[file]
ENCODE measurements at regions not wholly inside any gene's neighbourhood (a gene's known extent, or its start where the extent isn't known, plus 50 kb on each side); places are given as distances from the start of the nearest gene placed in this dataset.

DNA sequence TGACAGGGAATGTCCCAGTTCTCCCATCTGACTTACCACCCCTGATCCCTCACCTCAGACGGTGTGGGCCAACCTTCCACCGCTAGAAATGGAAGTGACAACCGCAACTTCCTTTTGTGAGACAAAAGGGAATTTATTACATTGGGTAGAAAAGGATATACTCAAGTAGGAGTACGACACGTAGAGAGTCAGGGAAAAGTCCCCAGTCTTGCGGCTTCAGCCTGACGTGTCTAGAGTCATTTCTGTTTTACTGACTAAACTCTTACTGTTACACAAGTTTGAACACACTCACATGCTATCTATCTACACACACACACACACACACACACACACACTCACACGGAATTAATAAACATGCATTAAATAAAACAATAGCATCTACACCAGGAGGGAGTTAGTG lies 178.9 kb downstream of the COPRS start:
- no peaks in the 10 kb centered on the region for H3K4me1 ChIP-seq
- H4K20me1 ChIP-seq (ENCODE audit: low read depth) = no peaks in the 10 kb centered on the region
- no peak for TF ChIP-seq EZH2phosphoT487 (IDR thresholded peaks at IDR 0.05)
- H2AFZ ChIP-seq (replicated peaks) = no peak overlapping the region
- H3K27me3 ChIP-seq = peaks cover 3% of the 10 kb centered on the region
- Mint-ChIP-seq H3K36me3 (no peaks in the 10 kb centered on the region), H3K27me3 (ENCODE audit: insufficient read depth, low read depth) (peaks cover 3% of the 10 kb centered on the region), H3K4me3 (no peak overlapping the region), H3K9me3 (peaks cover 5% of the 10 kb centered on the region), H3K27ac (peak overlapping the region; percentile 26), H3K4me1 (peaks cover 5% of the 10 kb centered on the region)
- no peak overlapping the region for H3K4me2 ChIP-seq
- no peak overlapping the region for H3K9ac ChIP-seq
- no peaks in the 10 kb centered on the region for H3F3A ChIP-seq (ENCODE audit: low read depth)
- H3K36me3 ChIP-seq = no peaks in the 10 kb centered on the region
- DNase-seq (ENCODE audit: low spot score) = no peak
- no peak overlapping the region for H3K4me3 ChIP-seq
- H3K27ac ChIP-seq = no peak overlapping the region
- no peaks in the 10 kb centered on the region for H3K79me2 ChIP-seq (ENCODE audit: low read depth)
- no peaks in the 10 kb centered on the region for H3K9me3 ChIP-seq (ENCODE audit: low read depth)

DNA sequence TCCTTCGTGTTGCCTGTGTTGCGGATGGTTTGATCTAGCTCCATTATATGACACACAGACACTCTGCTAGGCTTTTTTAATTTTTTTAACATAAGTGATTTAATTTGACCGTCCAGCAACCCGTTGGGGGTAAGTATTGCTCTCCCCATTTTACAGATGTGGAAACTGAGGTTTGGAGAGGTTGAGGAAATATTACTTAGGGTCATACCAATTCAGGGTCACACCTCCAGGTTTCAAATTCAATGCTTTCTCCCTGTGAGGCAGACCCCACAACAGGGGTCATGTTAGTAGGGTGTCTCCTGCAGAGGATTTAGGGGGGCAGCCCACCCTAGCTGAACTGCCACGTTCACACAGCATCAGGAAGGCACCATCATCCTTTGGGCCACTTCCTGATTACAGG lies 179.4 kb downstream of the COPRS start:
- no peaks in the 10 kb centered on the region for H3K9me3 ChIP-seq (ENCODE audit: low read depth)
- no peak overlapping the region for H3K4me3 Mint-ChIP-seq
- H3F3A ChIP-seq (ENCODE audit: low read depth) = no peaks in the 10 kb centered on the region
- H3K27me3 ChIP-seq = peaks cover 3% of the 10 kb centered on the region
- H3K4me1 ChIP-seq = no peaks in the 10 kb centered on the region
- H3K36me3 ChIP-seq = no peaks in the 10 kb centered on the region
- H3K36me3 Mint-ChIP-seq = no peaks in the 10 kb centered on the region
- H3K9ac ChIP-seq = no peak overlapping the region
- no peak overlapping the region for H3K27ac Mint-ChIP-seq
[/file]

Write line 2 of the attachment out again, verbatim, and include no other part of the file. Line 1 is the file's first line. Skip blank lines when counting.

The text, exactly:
DNA sequence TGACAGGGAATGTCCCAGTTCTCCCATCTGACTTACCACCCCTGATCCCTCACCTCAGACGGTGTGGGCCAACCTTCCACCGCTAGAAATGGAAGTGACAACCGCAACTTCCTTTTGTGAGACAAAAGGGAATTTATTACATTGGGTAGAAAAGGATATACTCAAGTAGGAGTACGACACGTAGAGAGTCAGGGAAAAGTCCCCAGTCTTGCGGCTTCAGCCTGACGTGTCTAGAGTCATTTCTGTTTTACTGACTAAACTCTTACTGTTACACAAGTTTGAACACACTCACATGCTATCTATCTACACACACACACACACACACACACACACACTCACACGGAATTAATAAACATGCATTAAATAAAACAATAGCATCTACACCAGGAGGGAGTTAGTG lies 178.9 kb downstream of the COPRS start: